The New England Patriots are a polarizing team within the NFL, previously due only to their near-annual success and infuriating history of unpunished cheating.
This was quite enough to create a legion of anti-fans of the perennial east coast powerhouses, with coach Bill Bellicheck and quarterback Tom Brady often the subject of hilarious, if not crude, memes and signs throughout football fandom. Liberals took a special umbrage against the team when it was revealed that Tom Brady was an ardent supporter of President Trump – a scarlet letter of sorts for the left to identify and attack the rest of the nation.
Now, after Trump has interjected himself into the kerfuffle surrounding the anthem protests occurring around the league, Patriots’ owner Robert Kraft has jumped into the fray to insult the President and take up of the un-American gesture. Predictably, this won’t end well for the out of touch owner.
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“’I think there were some comments made about what our young men were doing that were a little inflammatory and inappropriate, and I thought I had to speak out,’ Kraft told the BBC. ‘And I spoke to the team and I told them that they were free to do what they thought was correct.’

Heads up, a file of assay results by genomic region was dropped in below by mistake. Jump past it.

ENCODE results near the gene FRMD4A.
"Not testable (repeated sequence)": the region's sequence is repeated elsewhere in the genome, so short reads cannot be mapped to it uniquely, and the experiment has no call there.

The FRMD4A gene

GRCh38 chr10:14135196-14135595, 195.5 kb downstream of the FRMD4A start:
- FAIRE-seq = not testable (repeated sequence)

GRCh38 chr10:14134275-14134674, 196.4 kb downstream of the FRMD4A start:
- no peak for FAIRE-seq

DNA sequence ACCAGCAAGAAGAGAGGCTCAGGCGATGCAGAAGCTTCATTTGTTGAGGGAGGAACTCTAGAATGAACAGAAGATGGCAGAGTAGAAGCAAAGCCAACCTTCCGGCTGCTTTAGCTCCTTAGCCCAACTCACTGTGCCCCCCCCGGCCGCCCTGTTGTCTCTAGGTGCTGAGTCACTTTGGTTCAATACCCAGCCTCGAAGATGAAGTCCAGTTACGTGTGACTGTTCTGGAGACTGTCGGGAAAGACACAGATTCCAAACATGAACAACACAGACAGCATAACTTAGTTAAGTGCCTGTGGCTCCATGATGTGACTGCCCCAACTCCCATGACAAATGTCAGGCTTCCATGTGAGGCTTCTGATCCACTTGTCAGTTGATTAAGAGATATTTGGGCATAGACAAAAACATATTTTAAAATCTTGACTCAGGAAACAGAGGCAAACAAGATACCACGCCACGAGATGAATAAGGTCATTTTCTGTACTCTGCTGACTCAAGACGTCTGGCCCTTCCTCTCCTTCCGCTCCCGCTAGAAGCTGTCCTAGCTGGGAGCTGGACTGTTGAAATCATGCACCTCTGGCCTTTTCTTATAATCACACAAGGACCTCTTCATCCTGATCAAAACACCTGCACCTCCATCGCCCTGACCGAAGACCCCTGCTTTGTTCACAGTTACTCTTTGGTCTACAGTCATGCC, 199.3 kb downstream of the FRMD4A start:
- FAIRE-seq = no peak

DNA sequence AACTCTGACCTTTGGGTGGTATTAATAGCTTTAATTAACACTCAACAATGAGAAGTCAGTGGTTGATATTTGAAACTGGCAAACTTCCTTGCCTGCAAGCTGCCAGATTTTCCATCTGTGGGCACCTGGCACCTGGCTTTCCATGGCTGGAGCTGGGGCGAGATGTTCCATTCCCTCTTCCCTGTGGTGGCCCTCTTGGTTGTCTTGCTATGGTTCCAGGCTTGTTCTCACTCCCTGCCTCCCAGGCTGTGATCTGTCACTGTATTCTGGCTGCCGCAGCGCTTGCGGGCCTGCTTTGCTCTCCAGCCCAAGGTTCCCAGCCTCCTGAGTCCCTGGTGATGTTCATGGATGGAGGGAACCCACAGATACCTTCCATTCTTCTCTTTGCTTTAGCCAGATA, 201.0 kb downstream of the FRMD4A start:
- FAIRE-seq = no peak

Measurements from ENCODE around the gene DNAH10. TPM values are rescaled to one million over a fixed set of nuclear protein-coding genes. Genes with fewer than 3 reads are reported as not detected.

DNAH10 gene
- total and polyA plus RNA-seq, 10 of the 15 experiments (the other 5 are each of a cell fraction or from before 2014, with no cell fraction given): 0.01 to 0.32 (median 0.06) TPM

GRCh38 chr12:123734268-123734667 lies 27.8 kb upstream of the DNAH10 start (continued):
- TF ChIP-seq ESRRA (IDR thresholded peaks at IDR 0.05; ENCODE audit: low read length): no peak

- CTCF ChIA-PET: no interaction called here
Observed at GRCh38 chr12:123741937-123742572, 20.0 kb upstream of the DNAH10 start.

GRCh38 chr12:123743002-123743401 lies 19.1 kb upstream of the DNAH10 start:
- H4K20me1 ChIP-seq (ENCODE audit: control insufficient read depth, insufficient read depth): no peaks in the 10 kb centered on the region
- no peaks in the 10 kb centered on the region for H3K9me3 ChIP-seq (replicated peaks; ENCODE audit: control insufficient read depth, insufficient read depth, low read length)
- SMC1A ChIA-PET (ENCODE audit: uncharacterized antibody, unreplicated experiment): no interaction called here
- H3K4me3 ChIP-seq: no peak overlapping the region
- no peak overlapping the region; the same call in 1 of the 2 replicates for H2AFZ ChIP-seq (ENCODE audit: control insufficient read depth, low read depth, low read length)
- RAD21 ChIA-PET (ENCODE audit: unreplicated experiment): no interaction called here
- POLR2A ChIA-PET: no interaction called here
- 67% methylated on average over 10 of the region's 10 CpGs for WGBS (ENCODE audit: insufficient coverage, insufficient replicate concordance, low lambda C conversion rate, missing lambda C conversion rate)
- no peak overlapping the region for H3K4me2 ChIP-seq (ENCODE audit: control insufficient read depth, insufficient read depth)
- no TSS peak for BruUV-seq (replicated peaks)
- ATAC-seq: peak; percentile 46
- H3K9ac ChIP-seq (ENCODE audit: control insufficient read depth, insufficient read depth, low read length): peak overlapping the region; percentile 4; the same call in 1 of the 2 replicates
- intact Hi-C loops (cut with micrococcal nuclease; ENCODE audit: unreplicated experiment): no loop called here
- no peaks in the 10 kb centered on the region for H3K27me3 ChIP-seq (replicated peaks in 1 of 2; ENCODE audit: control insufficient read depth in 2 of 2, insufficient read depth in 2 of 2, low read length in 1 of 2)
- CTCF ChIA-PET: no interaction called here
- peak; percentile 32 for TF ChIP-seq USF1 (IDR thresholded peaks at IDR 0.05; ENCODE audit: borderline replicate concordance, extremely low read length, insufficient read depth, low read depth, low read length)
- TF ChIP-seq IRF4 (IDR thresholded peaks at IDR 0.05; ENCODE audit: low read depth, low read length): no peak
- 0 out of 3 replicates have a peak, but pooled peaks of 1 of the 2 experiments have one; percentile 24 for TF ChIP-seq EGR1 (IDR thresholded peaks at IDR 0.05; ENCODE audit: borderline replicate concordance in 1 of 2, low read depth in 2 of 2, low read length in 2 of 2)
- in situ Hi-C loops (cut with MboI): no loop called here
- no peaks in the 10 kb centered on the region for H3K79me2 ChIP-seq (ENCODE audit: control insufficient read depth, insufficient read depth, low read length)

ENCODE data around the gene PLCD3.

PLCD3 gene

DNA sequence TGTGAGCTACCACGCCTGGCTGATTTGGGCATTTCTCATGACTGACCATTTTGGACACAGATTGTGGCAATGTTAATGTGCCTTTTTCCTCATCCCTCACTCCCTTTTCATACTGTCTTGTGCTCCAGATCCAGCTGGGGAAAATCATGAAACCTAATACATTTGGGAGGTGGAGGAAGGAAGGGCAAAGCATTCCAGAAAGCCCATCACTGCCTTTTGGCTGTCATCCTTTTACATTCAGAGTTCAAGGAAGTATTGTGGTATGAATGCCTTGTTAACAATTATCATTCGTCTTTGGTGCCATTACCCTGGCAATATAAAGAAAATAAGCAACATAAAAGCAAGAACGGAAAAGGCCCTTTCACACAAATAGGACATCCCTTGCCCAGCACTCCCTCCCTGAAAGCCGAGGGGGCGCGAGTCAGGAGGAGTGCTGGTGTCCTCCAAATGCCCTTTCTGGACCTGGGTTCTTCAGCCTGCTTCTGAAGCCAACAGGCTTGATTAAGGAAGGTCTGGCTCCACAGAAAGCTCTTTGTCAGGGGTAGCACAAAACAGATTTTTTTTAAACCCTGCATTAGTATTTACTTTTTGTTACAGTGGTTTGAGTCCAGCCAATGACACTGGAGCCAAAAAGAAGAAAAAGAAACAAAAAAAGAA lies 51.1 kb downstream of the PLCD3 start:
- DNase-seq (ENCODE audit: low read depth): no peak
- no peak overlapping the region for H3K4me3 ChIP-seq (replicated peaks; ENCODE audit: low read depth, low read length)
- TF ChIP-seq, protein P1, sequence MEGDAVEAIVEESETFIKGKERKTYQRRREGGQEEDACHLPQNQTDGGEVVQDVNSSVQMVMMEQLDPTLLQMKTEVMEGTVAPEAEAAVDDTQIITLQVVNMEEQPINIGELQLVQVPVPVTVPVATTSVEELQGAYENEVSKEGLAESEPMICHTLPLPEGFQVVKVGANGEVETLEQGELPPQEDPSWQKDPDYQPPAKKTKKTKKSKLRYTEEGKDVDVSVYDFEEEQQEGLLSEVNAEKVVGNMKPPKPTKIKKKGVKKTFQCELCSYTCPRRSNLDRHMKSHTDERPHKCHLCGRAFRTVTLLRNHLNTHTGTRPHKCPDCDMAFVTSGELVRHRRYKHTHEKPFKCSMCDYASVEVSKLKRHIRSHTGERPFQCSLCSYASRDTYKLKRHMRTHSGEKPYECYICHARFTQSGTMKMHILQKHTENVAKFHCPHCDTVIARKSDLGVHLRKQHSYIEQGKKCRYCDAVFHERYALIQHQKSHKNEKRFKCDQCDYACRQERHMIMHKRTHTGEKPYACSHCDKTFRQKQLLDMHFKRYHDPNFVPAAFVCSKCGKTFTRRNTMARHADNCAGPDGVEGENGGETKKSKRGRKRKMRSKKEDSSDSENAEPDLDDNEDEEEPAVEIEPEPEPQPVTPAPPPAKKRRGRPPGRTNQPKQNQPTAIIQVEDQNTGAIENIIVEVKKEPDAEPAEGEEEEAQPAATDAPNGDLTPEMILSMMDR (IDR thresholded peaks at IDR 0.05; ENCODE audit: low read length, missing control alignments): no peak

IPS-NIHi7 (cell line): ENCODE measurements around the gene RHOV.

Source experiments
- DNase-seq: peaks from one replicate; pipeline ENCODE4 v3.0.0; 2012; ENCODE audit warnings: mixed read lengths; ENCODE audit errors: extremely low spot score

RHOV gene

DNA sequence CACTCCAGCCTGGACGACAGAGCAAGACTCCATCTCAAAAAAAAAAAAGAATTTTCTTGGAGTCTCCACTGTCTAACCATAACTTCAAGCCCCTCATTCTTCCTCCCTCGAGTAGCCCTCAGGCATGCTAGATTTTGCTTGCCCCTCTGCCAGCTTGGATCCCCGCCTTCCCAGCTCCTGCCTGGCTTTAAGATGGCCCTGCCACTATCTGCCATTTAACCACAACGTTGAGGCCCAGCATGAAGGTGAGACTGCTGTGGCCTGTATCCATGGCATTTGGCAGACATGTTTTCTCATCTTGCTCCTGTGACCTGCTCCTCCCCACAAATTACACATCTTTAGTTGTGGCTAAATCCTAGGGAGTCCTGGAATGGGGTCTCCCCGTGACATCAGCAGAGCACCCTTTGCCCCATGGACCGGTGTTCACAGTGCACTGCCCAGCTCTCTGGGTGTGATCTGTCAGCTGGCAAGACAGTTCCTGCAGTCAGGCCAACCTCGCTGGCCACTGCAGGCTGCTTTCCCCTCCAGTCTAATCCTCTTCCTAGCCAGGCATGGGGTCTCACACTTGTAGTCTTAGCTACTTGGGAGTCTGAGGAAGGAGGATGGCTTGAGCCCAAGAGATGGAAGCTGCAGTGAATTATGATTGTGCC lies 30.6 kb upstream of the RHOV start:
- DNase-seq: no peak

“Kraft said that he personally believes in standing during the national anthem, but he respects his players enough to try to understand their side.
“’The greatest enemy in sport is division from within. And I personally feel it’s very important to respect our flag and our anthem. But I also respect the right of people in this country to make statements or protests peacefully, in a way that’s appropriate to them,’ Kraft said.
“And, unlike Cowboys owner Jerry Jones, Kraft did not threaten any of his players if they choose the national anthem as the time for their demonstrations.”
Kraft’s comments will likely put yet another target on his team’s back, as Americans have roundly rejected the anthem protests as inappropriate and untimely.
We The People have been so incensed by the purposefully offensive action that the NFL’s ratings and ticket sales have plummeted to unprecedented lows. In California, where the newly relocated Los Angeles Rams hoped to invigorate a new fan base, the team is struggling to sell 20,000 tickets per game, leading to some of the most embarrassing backdrops in all of televised sports.